Becoming A Stud

November 8th, 2010 Leave a comment Go to comments

I want to talk about the part the books don't cover. Stud, like other poker flavors, is deceptively simple. Those riverboat gamblers could teach it to a rich planter in a few minutes. At least as long as Mike Sexton isn't there to throw in, “…and a lifetime to master.”


Stud is maligned by being called an old man's game. And, yeah, I know what I am – don't rub it in. The reason Hold'em took the scene over completely is it is simple to watch. TV knows it is deceptively simple to watch. So, all the other stuff got moved to a back burner. Even the $50K HORSE played out the final table for TV in Hold'em.


Because it is popular, most players that give Stud a go come with a Hold'em bias. This is a much different game. About the only real help is what hand beats what hand. People don't quickly understand that and use the wrong skill set. Most are NL players used to pushing an advantage early and aggressively. Most think two pair is the nuts. They think counting outs is easy and can quickly know whether or not to call.


There is a ton of info on the net about stud technique. The West book is an easy read. If you are anal retentive and do math problems on lunchbreak, the Sklansky book is where to go. It is the master's course in Stud; but, is dense information overload at the git go.


Hand Strength

I mentioned an old book that said the average hand is a set of nines that was laughed at in a chat session when I mentioned it. That's because a lot of hands are won with lesser hands. But, there are a lot of hands that are much bigger. Boats, flushes, straights crop up all the time. So, the Hold'em guy is going to get his buried AA and push it long and hard without regard for what the board shows.



Coming from NLH is no advantage. Implied odds are out the door and replaced by pot odds. With the tendency at low and mid stakes to see a flop, a lot of hands have the odds to participate. The secret here isn't so much starting hand as knowing when to get out. People usually don't have a clue and well talk about that. If there is one quick thing Sklansky harps on is that aggression should happen late with a made hand. Get this idea firmly embedded in you Stud psyche.


Bricks and Tombstones

Poker terms are an interesting mix. Bricks are cards that don't help your hand. With seven cards your due, the tendency is to discount the first brick. Pot odds may let you hope to sneak on but that puts you in a position of needing help two out of the three times left. You need huge pot odds. It is the most common failing you'll see.


Tombstones are my own contribution. This is about dead cards. The info that develops as cards are exposed on four streets affect you chances at success. Even on third street, there will be information at times that turns a great starting hand into bupkus. An example is having broadway suited. Nice hand. But if two of the suit are up it get a bit iffy and if three are up you can fold. But, the average player only see what he holds. I watched three jacks up on third street and all three participate in the bring-in.


Starting Hands

You'll get more and better info by doing a Google search for Stud tutorials than I am able or willing to provide. There are really two types – strong and speculative. You don't play the spec ones from early position. You reserve them for situations where the pot odds make them workable. In many respects they are a better hand than those considered strong. Why? Hit the first brick and you've limited your potential loss.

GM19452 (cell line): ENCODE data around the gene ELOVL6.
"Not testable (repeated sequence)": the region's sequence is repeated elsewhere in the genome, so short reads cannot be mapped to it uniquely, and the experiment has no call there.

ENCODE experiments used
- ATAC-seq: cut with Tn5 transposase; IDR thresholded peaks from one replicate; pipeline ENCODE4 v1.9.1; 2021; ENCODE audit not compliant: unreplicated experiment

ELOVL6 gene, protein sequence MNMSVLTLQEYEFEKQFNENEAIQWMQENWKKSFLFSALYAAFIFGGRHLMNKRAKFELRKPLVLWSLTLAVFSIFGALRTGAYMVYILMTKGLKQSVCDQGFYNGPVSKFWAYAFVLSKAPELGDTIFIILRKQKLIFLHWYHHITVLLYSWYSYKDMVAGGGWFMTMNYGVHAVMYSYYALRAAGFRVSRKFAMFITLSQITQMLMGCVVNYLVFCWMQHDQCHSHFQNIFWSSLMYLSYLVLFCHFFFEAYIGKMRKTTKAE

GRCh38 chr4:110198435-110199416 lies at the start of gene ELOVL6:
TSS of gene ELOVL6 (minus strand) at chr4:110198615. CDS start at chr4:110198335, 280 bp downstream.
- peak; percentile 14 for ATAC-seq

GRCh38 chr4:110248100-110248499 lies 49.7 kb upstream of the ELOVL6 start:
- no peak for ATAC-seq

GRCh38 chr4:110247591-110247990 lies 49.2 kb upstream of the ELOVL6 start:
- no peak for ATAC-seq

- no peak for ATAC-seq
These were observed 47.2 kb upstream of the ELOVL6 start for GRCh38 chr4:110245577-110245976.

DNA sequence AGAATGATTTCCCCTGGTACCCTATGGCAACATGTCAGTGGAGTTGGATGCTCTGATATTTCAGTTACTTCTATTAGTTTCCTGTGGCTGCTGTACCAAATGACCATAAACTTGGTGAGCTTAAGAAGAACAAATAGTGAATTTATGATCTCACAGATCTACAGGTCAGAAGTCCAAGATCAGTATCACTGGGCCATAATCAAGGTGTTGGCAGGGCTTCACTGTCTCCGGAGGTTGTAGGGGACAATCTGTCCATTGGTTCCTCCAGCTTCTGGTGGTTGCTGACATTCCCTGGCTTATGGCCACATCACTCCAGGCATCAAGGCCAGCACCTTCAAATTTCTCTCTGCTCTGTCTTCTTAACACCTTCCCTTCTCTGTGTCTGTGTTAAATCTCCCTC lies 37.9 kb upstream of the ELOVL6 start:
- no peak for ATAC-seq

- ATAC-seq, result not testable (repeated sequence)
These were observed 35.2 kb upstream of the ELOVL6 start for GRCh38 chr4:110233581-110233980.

Not really. It is a tool called Stud Inspector. The free download lets you use it at the funny money tables. It shows the cards played and displays the odds for all the various possibilities. In some respects it is overkill. But, it is a great way to get the feel for how bricks and tombstones dramatically change things. If you multitask better than I do , you might find it very useful. I use it rarely at this point but it is great when you are getting your sea legs and you can decide on that after trying the funny money which is the place to start.


Bring-in and Completing

The game isn't about blinds it is an ante game. Most online sites have a reasonable ante. That's typically under 20% of the small bet. If it is more, then you need to find more hands to play or steal with. Stealing with any three is -EV. Completing in the typical multiway pot is also -EV.



There is a lot of info that develops playing Stud. On Full Tilt, they shuffle the downs so you don't know which two he began with. On UB they are shown in order – a big plus. You will make money with reads and that means keeping notes. We all do it differently but you want to have something going. I also have Poker Tracker for Stud that give a lot of info. It is a nice help but the software is so-so. I can't recommend it.


Executive Summary

Stud is a great game to add to your skill set. They say variety is the spice of life and, if that is so, you will benefit. The “old man's game” charges hides what can be a very profitable skill. The fish wear billboards. While drawouts are commonplace, the good player has the same chance and is doing it from a more powerful hand. It isn't hard to find loose-passive players/tables. That's a license to steal.

  1. November 8th, 2010 at 13:26 | #1

    Nice post. So, Josie talks nice and has her way with you? (kidding)
    "If there is one quick thing Sklansky harps on is that aggression should happen late with a made hand."
    I've found the same thing with Omaha-8 tournaments.

  2. November 8th, 2010 at 17:14 | #2

    Yeah, and she wouldn’t even need to shower.

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